Top BBA Schools in New Hampshire

By | April 27, 2018

We have found 1 undergraduate business schools in New Hampshire that offer full-time BBA programs leading to a Bachelor of Business Administration degree. Check the following list to see acceptance rate, in-state and out-of-state tuition as well as total enrollment for each of New Hampshire BBA colleges.

  • CAMPINGSHIP: Historical and genealogical overview of state New Hampshire. Includes population and religion as well as landmarks and major counties in New Hampshire.

List of Best Undergraduate Business Schools in New Hampshire

Rank Undergraduate Business Schools
1 University of New Hampshire
4 Garrison Avenue Durham, NH 03824
In-State Tuition: $13,675
Out-of-State Tuition: $27,645
Application Deadline: Feb 1
Acceptance Rate: 71.8%
School Setting: rural
Total Enrollment: 12,591University of New Hampshire Undergraduate Business

Early History of New Hampshire

Before the arrival of Europeans, the Algonquian peoples lived on the lands of the modern state of New Hampshire, mainly Abenaki and Pinnacook (Merrimack) Indians.

The first European explorer of New Hampshire was the Englishman Martin Pring in 1603, and two years later, in 1605, the famous French pioneer Samuel de Champlain came to these lands.

The first attempt to establish a settlement on the coast of New Hampshire was made in 1623, now the Odiorn Point Historical Park is located on this site.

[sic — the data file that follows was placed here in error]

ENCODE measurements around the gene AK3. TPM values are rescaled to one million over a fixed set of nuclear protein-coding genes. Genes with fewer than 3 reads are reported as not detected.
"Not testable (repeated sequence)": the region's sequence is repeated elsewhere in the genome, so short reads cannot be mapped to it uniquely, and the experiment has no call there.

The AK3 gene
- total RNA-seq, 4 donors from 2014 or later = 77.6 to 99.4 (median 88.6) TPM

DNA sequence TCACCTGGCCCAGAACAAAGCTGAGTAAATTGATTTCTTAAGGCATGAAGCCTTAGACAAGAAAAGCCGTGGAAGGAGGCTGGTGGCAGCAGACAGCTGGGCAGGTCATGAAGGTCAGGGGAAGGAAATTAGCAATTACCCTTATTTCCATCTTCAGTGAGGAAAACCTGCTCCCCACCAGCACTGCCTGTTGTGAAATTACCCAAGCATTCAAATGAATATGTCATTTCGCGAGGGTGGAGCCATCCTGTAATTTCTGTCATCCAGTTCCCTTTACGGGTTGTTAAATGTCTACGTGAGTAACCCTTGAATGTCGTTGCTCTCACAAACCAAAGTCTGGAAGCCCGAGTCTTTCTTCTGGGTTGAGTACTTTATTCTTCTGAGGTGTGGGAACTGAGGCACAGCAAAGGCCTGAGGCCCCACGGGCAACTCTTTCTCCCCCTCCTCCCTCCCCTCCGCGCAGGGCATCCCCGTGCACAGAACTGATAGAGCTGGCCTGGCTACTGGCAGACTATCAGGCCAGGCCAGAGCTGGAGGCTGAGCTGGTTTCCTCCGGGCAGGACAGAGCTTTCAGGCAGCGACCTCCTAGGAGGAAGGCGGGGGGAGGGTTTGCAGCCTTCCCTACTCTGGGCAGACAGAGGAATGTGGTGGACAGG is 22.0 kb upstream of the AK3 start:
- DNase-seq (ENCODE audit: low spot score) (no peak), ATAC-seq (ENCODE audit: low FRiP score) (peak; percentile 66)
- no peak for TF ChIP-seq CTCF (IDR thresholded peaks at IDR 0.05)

In 1622, Ferdinand Gorge and John Mason received a patent from the Plymouth Company for the lands of the “Province of Maine”. In 1629, the colony split into the provinces of New Somersetshire (future Maine) and New Hampshire (under John Mason).

During the XVII – the first half of the XVIII century, New Hampshire was either an independent province, or was part of Massachusetts.

On the territory of New Hampshire, there were numerous clashes between the English colonists and the French and the Indian tribes supporting them. Only after the victory of England in the French and Indian War did the rapid development of the economy of New Hampshire begin, primarily the production of lumber and the textile industry.

By the seventies of the 18th century, dissatisfaction with the colonial policy of the British crown was ripe in New Hampshire. On December 14, 1774, a group of American patriots led by John Langdon and John Sullivan attacked Fort William and Mary in Portsmouth Harbor (later renamed Constitution Fort). The rebels captured a significant amount of weapons, gunpowder and ammunition used later during the American Revolutionary War.

New Hampshire was one of thirteen North American colonies that declared independence from Great Britain. Modern historians have different opinions on the question of which of the two states, New Hampshire or Rhode Island, was the first to declare independence. It is only certain that back in January 1776, six months before the adoption of the US Declaration of Independence, the legislative assembly elected by the residents of New Hampshire adopted the state constitution. Military units formed in New Hampshire and ships built in its harbors actively participated in hostilities on the side of the revolutionary US army. In 1788, New Hampshire ratified the US Constitution, becoming the ninth state of the United States.